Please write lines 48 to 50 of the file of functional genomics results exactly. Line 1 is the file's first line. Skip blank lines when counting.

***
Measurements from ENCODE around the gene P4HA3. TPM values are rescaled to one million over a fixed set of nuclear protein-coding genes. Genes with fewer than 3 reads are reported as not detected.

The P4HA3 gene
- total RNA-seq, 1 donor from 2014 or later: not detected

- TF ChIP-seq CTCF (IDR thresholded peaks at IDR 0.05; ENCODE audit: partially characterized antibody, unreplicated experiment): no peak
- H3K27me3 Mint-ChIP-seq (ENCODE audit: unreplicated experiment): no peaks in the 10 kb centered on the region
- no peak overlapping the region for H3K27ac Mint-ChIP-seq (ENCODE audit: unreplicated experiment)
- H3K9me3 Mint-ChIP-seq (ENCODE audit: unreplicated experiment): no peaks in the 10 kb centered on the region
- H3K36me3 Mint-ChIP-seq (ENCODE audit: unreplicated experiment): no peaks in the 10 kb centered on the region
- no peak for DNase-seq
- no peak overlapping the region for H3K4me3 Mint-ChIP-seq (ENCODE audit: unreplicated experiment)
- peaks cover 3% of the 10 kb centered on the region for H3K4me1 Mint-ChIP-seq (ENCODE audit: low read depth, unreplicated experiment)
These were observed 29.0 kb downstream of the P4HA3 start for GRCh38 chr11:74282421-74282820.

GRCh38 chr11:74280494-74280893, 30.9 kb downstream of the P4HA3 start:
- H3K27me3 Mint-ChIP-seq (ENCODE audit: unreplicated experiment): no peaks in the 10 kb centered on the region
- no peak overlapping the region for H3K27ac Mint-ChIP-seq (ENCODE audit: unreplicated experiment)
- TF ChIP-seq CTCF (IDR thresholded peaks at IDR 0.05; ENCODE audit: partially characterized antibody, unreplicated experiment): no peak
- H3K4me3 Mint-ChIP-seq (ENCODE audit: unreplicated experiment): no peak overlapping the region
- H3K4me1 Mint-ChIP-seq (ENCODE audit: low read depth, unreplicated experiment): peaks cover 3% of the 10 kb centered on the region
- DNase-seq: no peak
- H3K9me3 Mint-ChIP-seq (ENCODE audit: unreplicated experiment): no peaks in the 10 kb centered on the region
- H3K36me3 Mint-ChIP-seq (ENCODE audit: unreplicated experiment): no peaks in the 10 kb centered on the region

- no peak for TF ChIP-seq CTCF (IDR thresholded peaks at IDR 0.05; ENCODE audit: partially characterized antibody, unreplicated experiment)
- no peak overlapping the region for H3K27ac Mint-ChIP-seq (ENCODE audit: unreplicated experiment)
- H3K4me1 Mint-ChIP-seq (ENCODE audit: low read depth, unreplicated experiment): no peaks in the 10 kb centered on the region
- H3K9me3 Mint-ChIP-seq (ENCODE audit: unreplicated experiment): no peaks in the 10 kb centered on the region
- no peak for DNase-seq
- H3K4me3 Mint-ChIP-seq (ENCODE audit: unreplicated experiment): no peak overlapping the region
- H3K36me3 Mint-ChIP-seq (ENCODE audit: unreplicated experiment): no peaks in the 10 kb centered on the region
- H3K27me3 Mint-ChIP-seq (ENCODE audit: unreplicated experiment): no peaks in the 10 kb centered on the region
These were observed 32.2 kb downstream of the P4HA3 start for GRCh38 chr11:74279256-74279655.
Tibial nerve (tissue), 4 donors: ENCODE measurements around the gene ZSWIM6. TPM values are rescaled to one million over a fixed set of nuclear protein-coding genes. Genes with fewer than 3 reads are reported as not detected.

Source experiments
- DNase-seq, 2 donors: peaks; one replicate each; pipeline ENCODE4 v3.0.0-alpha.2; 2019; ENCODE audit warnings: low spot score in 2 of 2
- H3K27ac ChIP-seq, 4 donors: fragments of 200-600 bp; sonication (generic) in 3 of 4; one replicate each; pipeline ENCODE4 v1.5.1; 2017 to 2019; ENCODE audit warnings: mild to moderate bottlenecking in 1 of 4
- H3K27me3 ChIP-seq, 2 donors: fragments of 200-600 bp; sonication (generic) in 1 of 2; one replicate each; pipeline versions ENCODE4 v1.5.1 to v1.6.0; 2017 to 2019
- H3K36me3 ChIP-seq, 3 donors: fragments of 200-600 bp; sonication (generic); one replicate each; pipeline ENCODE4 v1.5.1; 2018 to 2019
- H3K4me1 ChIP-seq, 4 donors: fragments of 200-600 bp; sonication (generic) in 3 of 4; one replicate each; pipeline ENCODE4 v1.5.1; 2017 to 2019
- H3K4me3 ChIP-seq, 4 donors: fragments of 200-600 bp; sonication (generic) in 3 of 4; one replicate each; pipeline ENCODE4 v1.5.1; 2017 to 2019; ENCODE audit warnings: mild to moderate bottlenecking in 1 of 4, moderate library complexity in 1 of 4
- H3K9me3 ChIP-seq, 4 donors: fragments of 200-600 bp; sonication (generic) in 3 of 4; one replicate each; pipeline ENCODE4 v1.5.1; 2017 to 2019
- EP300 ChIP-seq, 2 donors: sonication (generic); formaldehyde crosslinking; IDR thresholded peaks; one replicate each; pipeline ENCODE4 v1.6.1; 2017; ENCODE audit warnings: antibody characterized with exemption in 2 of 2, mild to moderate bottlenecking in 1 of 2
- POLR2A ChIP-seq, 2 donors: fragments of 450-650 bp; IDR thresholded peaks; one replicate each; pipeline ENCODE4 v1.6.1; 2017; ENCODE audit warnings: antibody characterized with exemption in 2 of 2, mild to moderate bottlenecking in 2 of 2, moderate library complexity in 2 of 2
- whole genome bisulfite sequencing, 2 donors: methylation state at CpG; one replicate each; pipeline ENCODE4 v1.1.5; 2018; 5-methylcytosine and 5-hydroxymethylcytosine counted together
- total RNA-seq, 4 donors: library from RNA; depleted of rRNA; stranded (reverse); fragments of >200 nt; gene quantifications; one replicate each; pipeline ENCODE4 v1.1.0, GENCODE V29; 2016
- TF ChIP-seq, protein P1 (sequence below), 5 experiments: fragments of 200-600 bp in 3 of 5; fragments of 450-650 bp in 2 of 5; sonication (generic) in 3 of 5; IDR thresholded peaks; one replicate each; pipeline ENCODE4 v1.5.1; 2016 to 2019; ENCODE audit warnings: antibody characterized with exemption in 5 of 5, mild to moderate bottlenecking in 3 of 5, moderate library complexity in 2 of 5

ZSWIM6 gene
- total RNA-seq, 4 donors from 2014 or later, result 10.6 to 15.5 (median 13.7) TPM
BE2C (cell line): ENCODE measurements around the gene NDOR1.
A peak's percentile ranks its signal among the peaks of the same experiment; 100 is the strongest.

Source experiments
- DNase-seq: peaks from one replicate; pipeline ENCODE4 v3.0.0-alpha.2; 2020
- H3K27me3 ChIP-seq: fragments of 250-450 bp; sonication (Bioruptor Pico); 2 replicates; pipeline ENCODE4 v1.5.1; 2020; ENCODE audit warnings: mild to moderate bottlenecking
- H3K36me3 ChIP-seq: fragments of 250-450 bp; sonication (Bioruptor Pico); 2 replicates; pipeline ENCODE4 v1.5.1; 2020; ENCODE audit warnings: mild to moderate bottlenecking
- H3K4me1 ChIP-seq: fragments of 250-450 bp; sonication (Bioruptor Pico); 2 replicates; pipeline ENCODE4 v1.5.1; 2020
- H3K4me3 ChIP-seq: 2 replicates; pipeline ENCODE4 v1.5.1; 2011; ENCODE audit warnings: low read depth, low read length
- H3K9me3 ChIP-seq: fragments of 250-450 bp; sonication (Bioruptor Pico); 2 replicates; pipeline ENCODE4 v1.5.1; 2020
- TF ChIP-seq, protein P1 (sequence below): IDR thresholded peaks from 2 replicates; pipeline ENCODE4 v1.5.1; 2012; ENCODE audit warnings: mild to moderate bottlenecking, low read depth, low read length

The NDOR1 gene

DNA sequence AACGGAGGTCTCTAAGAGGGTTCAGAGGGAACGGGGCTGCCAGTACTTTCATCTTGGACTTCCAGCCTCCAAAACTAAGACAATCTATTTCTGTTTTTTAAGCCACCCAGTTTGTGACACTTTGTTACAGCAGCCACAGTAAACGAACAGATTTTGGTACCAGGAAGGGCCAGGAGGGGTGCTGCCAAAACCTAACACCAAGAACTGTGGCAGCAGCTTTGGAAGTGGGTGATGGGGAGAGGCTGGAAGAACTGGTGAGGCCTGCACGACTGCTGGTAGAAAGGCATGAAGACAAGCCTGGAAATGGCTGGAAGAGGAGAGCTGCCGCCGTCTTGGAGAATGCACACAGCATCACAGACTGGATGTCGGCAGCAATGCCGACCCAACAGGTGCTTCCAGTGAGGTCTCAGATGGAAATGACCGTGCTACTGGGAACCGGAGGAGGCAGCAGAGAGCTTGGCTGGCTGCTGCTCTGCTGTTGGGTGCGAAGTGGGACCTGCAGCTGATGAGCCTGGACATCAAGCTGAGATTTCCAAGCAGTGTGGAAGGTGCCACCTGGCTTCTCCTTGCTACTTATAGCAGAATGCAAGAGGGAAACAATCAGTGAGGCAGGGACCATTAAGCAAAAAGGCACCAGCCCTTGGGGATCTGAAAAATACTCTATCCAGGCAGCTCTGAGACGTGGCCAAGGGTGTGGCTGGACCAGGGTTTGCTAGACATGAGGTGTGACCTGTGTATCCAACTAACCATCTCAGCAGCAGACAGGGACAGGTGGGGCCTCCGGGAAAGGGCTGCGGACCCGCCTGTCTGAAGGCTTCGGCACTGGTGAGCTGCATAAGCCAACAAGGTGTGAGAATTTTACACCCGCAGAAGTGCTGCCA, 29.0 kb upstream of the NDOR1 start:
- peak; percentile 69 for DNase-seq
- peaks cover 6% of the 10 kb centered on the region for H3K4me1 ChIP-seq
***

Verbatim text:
A peak's percentile ranks its signal among the peaks of the same experiment; 100 is the strongest.

Source experiments
- DNase-seq: peaks from one replicate; pipeline ENCODE4 v3.0.0-alpha.2; 2020